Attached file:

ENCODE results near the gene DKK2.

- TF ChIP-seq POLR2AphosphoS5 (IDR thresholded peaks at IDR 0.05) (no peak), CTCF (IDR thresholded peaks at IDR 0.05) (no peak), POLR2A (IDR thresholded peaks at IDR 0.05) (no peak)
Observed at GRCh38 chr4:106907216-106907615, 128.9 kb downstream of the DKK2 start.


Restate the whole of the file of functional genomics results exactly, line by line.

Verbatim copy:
ENCODE results near the gene DKK2.

- TF ChIP-seq POLR2AphosphoS5 (IDR thresholded peaks at IDR 0.05) (no peak), CTCF (IDR thresholded peaks at IDR 0.05) (no peak), POLR2A (IDR thresholded peaks at IDR 0.05) (no peak)
Observed at GRCh38 chr4:106907216-106907615, 128.9 kb downstream of the DKK2 start.